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Editorial Issue 17(1-2)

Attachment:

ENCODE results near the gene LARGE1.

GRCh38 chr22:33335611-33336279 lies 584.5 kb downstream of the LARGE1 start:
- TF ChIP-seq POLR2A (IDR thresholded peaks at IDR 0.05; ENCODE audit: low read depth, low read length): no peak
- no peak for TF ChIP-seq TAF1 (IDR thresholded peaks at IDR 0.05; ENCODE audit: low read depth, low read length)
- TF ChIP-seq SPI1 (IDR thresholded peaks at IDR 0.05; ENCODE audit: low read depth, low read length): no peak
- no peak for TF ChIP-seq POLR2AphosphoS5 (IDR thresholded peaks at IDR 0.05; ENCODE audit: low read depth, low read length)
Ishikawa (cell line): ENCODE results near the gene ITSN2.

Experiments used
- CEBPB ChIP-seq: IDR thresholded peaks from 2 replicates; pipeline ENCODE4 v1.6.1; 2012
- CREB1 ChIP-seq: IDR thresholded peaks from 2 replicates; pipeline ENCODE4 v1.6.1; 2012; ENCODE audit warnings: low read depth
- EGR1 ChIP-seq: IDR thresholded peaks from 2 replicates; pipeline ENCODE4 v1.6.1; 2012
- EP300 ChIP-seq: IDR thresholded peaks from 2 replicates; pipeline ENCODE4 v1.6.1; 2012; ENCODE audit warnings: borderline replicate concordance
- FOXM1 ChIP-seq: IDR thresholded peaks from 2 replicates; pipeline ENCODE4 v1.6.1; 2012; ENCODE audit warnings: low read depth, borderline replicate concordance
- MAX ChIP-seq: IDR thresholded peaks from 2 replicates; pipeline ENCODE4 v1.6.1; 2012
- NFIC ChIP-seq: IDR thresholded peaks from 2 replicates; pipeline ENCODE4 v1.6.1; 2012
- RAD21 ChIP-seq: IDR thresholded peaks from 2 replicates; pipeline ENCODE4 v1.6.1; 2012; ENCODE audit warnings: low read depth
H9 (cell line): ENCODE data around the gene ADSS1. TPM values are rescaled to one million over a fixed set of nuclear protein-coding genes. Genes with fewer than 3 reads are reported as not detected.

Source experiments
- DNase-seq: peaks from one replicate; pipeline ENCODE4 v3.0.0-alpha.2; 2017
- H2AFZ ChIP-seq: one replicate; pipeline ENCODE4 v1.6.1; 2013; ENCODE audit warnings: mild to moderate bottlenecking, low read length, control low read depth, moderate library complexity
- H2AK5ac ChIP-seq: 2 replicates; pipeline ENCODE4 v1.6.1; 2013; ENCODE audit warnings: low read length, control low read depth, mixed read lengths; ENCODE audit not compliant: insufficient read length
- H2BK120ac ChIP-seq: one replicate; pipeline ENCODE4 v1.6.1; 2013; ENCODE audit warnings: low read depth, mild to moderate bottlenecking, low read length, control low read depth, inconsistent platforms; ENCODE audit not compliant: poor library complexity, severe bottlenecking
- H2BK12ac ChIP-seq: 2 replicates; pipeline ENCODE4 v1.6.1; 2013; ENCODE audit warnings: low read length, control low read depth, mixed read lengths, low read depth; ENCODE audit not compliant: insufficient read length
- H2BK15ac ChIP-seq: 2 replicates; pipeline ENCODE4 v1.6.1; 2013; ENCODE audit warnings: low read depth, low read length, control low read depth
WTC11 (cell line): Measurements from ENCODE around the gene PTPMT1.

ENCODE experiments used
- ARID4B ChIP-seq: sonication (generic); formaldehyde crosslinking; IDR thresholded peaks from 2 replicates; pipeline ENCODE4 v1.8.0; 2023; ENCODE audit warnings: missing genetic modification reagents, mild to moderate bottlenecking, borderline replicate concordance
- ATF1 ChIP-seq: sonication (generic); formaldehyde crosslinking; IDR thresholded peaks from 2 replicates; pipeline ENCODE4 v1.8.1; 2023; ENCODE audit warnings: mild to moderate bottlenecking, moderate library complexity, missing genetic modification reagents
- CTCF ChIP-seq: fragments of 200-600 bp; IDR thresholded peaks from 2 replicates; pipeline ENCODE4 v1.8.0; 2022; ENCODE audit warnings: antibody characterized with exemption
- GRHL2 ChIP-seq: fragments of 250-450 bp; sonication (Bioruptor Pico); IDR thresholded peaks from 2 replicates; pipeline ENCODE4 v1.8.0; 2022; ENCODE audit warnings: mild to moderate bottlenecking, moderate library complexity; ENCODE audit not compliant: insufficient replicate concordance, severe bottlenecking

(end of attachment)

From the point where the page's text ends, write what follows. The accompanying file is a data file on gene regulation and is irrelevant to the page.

Geodetic Navigation Satellite Systems (GNSS) are used to record dynamic and semi-static displacements of long, flexible bridges, the deflections of which are of the order of tens of centimeters, or even meters. GNSS data, in combination with other field data such as records of wind parameters, temperature, and acceleration can hence be used to refine bridge models. In “Modal frequencies of bridges from GNSS (GPS) monitoring data- experimental and statistical evidence”, Stiros and Triantafyllidis test the potential of simple spectral peaks in GNSS-derived spectra to describe modal frequencies. The study is based on analysis of a large number of experimental data derived from a bridge monitoring project. Data analyzed cover lateral and vertical dynamic GNSS-derived deflections and accelerations of the deck of a bridge before, during and after controlled excitation events. On the monitoring theme, Nguyen and Nguyen propose a new parameter in evaluating mechanical behaviors of defected bridge spans in “Structural health monitoring of bridge spans using Moment Cumulative Functions of Power Spectral Density (MCF-PSD) and Deep Learning”. Moment Cumulative Function of Power Spectral Density (MCF-PSD) is based on changes in shape of power spectrum and trained via cumulative function of spectral moment value by deep learning model. This proposed parameter allows evaluating stiffness attenuation along time, thereby helps to forecast the condition of the bridge. The study reveals that training MCF-PSD using cumulative function algorithm has produced encouraging results. The conclusions from the study propose that the change of this function is the basis to evaluate difference among measurement positions in the same span or among different spans of the same bridge and behaviors at different positions in the same span. Bridge safety is of paramount importance to the traveling public and the health of local economies. The redundancy of bridges was heavily investigated in the literature; however, they were focused on twin girder redundancy cases. Additionally, literatures were scarce in studies that focused on the improvement that should be made to achieve redundancy systems in different AASHTO I-girder types. In “Numerical investigation on redundancy of bridges with AASHTO I-girders”, Alotaibi et al. focus on assessing the additional required number of tendons for different AASHTO I-girder types and spacing between them to achieve the redundancy of I-girder bridges. The additional unbonded tendons are suggested to be added externally or internally. The parameters varied in this study are compressive strength of ultrahigh-performance concrete (UHPC), spacing between girders (i.e. number of girders) and type of girders. Reinforced concrete bridges in coastal and offshore areas are vulnerable to attack by chloride ions in the marine environment. This leads to corrosion of the reinforcing steel bars, early damage of the structure, and loss of durability. In their paper, Dong et al present the results of “Influence of lateral impact on reinforced concrete piers under drying-wetting cycle and chloride ion corrosion environment”. The authors utilize drop hammer impact tests on piers with different corrosion rates obtained from drying-wetting cycle and chloride ion corrosion experiment to study the crack propagation process and failure modes of piers. Then by numerical simulation, the influences of impact velocity, impact mass, compressive strength of concrete and impact number on the performance of corroded piers were studied. The results showed that the failure modes of piers with different corrosion rates under lateral impact were different. The load-bearing structural systems have been developed over time to different levels of complexity. The simple beam system (tree trunk laid across an obstacle) and the arched system (stone arch over an obstacle) date back to the beginnings of human civilization. Development of multiple structural systems for bridges is useful in the design of new bridges and rehabilitation of existing bridges. In “Bridges with multiple structural systems: The example of Trilj Bridge reconstruction in Croatia”, Radnić et al. present some existing bridges with multiple structural systems and succinctly discusses design ideas for bridges with such systems. The paper also presents the reconstruction of a pedestrian suspension bridge in the City of Trilj, Croatia. The new bridge’s load-bearing structure is composed of a combination of suspension, cable-stayed and stress-ribbon bridge, which is laterally restrained with horizontal tensioned ropes. Numerical analysis was conducted on the renovated bridge. The results have shown acceptable levels of stresses and deflections verifying the structural safety of the restored bridge.